The teaching ideas in Population in Perspective make use of a variety of teaching strategies. They emphasize active learning and critical thinking, and provide many opportunities for student reflection, research and action.
Together with the in-text tools, the teaching ideas give students opportunities to further develop their skills and population education in the following areas:
★ Gathering information (brainstorming, reading comprehension, identifying main ideas, conducting interviews)
★ Organizing information (listing, categorizing, sequencing, mapping, graphing, drawing, charting)
★ Analyzinginformation (questioning, discussing, comparing and contrasting, identifying components and relationships among components, identifying patterns)
★ Interpreting information (summarizing, drawing conclusions, defining problems, identifying cause and effect, reasoning)
★ Applying information (estimating, predicting, synthesizing, proposing solutions, problem solving, making decisions, developing and implementing investigations and action plans)
★ Evaluating information (identifying bias, critiquing)
★ Presenting information (writing, illustrating, public speaking, debating, explaining, performing)
Importantly, the teaching ideas and in-text tools offer students many opportunities to develop their global citizenship skills. They gain a population education to help them better understand the world.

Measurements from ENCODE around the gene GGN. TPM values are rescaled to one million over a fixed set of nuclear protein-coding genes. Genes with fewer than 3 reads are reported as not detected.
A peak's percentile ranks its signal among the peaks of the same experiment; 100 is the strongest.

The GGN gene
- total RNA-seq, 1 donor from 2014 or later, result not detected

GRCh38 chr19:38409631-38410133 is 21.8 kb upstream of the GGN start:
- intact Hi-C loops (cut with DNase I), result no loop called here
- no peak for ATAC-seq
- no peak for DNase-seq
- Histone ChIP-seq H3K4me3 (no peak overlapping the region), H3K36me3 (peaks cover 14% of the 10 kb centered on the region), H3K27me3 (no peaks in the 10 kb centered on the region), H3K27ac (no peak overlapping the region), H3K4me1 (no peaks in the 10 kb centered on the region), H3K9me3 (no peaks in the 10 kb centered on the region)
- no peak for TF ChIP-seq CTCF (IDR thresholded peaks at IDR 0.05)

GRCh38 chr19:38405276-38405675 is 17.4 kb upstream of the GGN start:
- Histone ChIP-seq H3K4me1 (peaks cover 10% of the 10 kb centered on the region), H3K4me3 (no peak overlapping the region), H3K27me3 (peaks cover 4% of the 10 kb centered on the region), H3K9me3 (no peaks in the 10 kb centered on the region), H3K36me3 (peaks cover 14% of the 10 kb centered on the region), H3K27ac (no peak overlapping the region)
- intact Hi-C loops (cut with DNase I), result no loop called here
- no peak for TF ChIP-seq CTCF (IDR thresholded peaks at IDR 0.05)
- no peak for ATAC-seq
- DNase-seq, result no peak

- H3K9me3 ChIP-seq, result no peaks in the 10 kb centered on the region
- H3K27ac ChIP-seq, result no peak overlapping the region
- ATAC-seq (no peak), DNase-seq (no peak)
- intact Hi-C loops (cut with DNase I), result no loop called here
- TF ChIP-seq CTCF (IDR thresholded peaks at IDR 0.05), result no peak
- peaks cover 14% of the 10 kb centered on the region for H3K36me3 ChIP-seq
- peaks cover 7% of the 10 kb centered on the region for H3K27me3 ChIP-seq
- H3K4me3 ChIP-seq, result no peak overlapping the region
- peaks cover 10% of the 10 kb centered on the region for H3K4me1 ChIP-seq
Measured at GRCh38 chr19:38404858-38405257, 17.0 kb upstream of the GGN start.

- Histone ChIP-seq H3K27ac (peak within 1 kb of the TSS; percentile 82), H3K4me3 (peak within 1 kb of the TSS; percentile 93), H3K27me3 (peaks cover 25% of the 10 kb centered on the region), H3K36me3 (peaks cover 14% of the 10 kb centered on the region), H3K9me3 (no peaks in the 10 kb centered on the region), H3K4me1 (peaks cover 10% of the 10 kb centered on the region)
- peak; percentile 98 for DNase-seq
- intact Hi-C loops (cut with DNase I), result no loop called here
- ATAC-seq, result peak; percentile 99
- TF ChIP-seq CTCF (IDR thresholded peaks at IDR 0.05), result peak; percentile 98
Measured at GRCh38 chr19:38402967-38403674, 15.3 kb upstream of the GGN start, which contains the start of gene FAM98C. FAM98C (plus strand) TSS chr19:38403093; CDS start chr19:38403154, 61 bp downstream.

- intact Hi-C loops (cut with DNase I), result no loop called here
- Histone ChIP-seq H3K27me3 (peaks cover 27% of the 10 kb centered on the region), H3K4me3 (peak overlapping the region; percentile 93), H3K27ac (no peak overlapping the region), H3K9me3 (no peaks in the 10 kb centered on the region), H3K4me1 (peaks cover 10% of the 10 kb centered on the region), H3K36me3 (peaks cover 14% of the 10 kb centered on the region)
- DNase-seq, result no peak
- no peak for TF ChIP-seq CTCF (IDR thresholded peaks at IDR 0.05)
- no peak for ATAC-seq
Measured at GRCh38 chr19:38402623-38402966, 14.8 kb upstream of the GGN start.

Throughout Population in Perspective, students get to work in pairs and groups, debate, come to consensus, take, defend and evaluate a position on an issue of public concern, plan and take action and become involved in community decision-making.
Praise For The First Edition
A treasure trove of resources for teachers that challenges us to question widely-held myths about power and wealth in the world. This book will strengthen every teacher's curriculum.
Bill Bigelow, Rethinking Globalization: Teaching for Justice in an Unjust World
An excellent teaching resource for teachers who are seeking to address the complexity of population, environment and development with enlightened ideas, analysis and exercises.
H. Patricia Hynes, Professor of Environmental Health, Boston University School of Public Health